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Home turf beckons

DECCAN CHRONICLE. | MEERA MANU
Published May 27, 2018, 12:00 am IST
Updated May 27, 2018, 12:25 am IST
No matter how exciting things are, the true-blue Malayali realises the joy of doing Malayalam films.
Tovino Thomas
 Tovino Thomas

Our very own band of boys often gets ‘hijacked’ by neighbours, made to look and act like them, speak their language, so that they might sometimes be one among them. What is called ‘greener pastures’ in clichéd tone, accompanies while describing a hero’s first appearance in other language movie industries. The latest entrant to the club, Tovino Thomas, begs to differ. No matter how exciting things are, the true-blue Malayali realises the joy to stay rooted.

“I am happy doing films in Malayalam. There was not a plan like I should go to Tamil. It is not about restricting me. The wish is to focus more here and take up projects with other language industries at the same time. I believe, for an artist, language must not be a barrier when good scripts come calling,” he says.

 

When his Kollywood debut Abhiyum Anuvum has arrived fresh from the oven, Tovino was kind of holidaying at his hometown Irinjalakkuda as the next schedule of Maari 2 is slated to begin towards the end of May. Looks like, K-Town is convinced about his acting with more invites waiting in the queue. “If a movie is worth enough to squeeze in my time, I commit. Talks are going on,” he says.

As it appealed to his taste Tovino gave the go-ahead to Abiyum Anuvum — it disappointed in parts though (he chooses not to comment). “I committed to the movie as it was said to do festival rounds. The crew was so good and Pia is a good artist, so dedicated to the job,” he says.

It’s not time Tovino can sit back and relax. Two movies —Theevandi and Maradona —releasing back to back in June is only increasing the actor’s responsibility. Tovino has his fingers crossed, excited. 

“As an actor, I am looking forward to seeing how people judge me in two get-ups in a short span of time.  Maradona from Chavakad and Dinesh Damodar (in Theevandi) from an imaginary village differ like chalk and cheese.”

“I have put in much effort for both to look as different as it could,” he hopes.

It speaks volumes about one habit that had not changed with time for Tovino — the makeover spree. If the boy camouflaged in long beard, pumped up bod or chiselled figure with each visit to his home state, he is almost repeating this old self in cinema. But he’s so humble not to stake a claim for this honour. “The Mammookka in Amaram is not seen in Valsalyam, Dhruvam, Sooryamanasam, or Kauravar. Lalettan and Mammookka did all these with a packed schedule throughout a year. Count the number of movies they did. Can you imagine how much time was left for to switch between roles so fast? It’s possible in Hollywood, Bollywood or Kollywood where an actor commits two or three films a year. Otherwise, staying within the limitations, these actors are going great guns,” he explains “Cutting down body fat doesn’t occur at the push of a button,” he adds.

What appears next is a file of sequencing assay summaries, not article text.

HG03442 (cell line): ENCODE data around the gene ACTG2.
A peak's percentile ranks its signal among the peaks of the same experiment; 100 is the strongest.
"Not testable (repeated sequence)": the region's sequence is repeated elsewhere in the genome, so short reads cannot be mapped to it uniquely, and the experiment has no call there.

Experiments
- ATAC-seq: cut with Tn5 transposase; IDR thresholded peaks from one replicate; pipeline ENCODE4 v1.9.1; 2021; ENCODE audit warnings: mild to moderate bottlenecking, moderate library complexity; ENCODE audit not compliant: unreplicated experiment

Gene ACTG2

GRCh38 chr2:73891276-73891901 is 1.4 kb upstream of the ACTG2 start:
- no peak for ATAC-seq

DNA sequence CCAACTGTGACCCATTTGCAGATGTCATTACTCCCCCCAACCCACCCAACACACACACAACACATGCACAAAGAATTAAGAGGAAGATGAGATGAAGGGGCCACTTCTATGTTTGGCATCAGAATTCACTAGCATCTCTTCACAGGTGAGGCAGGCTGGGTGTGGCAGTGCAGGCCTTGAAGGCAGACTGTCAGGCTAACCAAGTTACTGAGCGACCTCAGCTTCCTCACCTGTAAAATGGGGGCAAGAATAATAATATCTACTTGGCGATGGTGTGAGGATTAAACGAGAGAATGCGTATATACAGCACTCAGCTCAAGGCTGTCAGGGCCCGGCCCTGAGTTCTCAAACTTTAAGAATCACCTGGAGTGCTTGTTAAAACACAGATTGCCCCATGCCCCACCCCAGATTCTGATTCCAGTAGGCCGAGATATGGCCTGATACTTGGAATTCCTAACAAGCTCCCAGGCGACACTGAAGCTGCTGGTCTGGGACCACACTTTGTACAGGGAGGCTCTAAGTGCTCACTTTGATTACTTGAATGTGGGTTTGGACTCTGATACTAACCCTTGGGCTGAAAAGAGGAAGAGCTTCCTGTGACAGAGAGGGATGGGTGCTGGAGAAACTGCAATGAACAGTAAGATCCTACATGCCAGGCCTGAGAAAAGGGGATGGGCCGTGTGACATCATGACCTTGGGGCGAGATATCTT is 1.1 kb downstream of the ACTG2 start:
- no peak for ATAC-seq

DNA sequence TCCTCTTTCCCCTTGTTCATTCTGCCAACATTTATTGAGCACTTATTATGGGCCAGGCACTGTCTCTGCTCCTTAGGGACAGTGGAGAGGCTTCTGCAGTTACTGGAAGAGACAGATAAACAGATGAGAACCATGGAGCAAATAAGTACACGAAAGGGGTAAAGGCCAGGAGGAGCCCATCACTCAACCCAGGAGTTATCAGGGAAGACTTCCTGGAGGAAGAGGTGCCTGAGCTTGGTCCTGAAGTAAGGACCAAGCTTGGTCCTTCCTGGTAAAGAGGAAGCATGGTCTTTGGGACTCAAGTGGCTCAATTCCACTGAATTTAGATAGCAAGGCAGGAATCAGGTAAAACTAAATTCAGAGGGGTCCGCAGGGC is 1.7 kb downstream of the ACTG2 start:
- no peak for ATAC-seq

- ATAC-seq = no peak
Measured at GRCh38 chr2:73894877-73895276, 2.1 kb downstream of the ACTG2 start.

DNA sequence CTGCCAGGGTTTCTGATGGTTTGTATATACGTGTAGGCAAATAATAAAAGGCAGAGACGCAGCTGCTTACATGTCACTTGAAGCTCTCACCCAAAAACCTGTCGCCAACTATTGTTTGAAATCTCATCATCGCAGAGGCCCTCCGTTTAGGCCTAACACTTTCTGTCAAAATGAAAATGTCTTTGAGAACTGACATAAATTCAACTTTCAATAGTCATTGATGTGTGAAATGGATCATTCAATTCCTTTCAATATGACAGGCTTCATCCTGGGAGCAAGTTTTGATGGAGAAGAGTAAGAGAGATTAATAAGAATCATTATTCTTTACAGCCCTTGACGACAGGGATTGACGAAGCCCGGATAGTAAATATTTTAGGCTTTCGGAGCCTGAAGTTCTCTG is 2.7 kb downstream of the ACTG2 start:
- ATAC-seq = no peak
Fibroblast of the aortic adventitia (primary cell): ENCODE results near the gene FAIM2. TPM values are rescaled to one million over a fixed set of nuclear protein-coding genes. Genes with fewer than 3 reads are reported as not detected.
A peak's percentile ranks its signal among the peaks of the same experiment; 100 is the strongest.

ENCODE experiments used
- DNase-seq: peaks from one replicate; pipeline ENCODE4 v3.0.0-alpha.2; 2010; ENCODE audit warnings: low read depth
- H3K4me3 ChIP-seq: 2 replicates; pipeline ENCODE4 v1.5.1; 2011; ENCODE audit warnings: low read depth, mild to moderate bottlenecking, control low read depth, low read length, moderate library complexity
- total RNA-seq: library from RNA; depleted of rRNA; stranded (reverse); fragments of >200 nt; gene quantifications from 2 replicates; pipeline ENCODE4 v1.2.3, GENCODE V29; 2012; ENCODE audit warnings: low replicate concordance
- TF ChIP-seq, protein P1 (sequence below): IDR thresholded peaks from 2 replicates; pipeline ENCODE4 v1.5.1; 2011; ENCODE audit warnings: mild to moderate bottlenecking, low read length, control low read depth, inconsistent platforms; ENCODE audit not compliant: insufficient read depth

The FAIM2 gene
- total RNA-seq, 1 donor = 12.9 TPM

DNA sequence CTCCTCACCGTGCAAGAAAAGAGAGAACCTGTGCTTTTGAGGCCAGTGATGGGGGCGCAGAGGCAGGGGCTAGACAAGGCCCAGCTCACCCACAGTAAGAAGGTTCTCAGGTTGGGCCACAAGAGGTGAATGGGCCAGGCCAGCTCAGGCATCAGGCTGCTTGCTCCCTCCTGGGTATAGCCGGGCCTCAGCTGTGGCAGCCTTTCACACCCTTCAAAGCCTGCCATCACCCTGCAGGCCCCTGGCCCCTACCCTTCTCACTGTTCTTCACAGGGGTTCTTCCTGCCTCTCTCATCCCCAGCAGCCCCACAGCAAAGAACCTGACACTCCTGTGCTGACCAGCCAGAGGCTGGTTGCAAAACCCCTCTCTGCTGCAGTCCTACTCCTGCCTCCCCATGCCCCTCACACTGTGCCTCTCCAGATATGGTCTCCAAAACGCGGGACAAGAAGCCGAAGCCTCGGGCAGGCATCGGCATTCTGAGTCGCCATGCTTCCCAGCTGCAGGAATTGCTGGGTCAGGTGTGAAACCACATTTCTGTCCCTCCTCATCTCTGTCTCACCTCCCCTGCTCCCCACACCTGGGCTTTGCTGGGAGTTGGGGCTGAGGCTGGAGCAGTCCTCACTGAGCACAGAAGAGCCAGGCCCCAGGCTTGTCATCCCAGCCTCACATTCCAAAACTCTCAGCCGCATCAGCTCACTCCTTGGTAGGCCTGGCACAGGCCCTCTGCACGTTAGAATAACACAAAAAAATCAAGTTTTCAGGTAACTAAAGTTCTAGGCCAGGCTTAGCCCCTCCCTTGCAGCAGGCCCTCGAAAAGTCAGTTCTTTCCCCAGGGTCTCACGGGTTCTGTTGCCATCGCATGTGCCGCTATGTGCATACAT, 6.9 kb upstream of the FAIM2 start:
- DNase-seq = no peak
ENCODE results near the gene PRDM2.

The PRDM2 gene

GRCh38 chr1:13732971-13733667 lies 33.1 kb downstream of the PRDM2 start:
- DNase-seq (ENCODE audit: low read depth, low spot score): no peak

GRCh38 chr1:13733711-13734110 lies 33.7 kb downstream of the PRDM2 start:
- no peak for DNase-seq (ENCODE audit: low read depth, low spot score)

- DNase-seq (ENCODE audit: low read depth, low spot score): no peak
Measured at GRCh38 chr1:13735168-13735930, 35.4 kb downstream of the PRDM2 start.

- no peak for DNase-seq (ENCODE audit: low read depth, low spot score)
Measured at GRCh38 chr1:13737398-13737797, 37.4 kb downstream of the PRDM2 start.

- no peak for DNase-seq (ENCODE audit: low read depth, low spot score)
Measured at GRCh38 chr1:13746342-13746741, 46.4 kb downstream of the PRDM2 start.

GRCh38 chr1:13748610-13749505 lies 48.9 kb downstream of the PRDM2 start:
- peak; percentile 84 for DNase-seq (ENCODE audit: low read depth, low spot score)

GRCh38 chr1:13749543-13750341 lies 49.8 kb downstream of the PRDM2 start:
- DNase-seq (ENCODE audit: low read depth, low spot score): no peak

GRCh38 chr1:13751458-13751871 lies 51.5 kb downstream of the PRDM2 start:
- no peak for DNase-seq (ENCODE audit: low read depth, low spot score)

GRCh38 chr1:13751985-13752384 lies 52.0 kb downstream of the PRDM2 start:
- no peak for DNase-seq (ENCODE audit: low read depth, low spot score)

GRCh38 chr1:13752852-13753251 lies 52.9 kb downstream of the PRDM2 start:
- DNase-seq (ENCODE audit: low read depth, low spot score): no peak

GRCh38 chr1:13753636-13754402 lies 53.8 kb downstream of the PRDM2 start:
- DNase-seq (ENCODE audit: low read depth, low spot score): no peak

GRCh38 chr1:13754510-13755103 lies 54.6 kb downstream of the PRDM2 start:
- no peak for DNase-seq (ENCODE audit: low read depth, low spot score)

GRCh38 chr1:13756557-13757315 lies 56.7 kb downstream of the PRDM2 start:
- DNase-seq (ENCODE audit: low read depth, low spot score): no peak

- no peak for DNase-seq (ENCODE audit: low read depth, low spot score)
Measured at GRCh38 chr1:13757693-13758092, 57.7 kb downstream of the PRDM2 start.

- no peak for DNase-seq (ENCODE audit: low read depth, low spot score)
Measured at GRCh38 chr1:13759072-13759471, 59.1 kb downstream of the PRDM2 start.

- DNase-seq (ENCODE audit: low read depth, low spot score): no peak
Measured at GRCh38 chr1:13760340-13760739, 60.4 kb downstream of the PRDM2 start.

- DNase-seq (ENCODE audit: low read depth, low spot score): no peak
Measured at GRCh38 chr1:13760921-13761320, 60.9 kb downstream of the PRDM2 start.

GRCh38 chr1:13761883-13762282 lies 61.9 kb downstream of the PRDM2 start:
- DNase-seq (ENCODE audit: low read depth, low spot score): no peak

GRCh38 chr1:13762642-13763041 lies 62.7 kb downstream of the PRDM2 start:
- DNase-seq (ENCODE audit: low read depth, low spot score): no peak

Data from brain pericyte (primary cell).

The biggest of all the challenges is on the way. That he has been drafted in to play a suicide squad lead in the period drama Chengazhi Nambiar is making news for nearly two years. Going by the first look released sometime in the past, people refused to believe the sweaty, rough and dark representation of a rare tribe was Tovino.

“That people do not know Chengazhi Nambiar is the highlight of the movie. Once this film is out, they’d know,” he says. All we could expect is there’d be a repeat of how Prithviraj well-essayed a lesser-known Chirakkal Kelu Nayanar to make him familiar to Malayalis.

“The character demands a lot. He had a great role in the 1500s, Mamankam days. I don’t have the liberty to talk anything more about it. I plan to take a four month break at least to get into his skin,” he says.

More and more things hovering overhead, the discerning social being finds time to stand up for something he feels for. His expressing solidarity with Sreejith, the lone fighter demanding justice for his brother, has increased public attention to the cause and the actor alike. But Tovino is not happy. “Sreejith still sits there, being denied justice as any common man. A celebrity’s support has very less effect. Those in power, strength and knowledge have to stand by him. I have no power to take the next step. The system should not be so heartless to trivialise his demand,” he says.

His less-advertised involvement for social cause outnumber the ones that were written and spoken about. “Like we say charitable giving should be kept secret, I am not adamant to announce everything I do on social media. I know people say we have not heard him doing charity. Beginning from my days as a software engineer, one share of my income goes to the needy, something I learned from my home. If others follow suit, I am happy,” he signs off.

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